I’m moderately surprised at their confidence. In the metal, the Juke is pretty unusual. Imagine a Nissan Murano scaled down to fit on the same platform as a Nissan Note. The car’s proportions are quite dramatic, particularly the boat-like front end. This styling theme was dreamt up by UK-based designers at Nissan Paddington design centre.
Nissan’s design chief, Shiro Nakamura, says there are elements of the Murano, Infiniti FX and even GT-R in the Juke. He admits that the Juke has been seen as a polarizing design in customer clinics, but thinks that there are plenty of buyers who will love it, especially if they don’t mind the tight rear cabin and smallish boot.
Prices are expected to kick off at between £13,000 and £14,000, but the real interest lies with the range-topping model, which combines a 188bhp 1.6-litre turbocharged engine and a four-wheel drive system with torque vectoring.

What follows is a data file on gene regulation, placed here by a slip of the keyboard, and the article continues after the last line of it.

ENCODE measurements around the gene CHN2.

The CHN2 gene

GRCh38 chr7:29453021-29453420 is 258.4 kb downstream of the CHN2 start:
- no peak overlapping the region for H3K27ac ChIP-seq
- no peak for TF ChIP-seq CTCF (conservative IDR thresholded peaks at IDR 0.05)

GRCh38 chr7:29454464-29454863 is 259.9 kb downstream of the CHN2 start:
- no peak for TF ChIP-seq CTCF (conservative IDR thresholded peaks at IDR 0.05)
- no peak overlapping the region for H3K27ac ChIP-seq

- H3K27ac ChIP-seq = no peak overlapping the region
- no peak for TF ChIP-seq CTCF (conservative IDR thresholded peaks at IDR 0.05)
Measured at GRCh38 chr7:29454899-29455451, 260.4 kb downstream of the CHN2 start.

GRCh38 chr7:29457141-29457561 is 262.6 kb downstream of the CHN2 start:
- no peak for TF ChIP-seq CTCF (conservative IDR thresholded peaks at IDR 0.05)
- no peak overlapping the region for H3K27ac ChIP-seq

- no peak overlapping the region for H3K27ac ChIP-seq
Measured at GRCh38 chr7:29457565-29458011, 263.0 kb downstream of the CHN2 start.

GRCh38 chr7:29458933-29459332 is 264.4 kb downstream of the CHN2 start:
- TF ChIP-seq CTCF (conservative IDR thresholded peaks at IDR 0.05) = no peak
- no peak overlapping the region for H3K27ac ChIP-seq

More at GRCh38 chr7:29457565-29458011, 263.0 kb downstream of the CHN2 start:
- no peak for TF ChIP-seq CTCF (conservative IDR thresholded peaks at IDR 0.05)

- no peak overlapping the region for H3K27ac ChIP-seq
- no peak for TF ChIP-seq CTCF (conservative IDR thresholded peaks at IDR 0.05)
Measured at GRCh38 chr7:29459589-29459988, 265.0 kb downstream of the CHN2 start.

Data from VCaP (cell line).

In steady conditions, the Juke runs as a front-driver, but when the car’s various sensors (including a yaw, steering and accelerator sensors) detect either sharp maneuvers or the onset of understeer, the drivetrain sends 50 per cent of the engine’s torque back to the rear wheels.
The rear differental can then split that torque between the rear wheels, helping the Juke steering aggressively, but steadily, into bends. The Juke has also been benched marked against cars including the Peugeot 207 and Mini and has been extensively tested on UK roads. European Jukes get their own, unique, chassis settings.
Sounds pretty handy, and an advance on what anybody else is doing in this sector. I just can’t help wondering if the Juke is really going to appeal to sportily inclined young male who will appreciate that kind of advanced drivetrain.
I suspect that it is young women who might fancy the SUV looks and car park-handy sizing.
But whoever buys it, the introduction of the Juke is great news for Nissan’s Sunderland plant.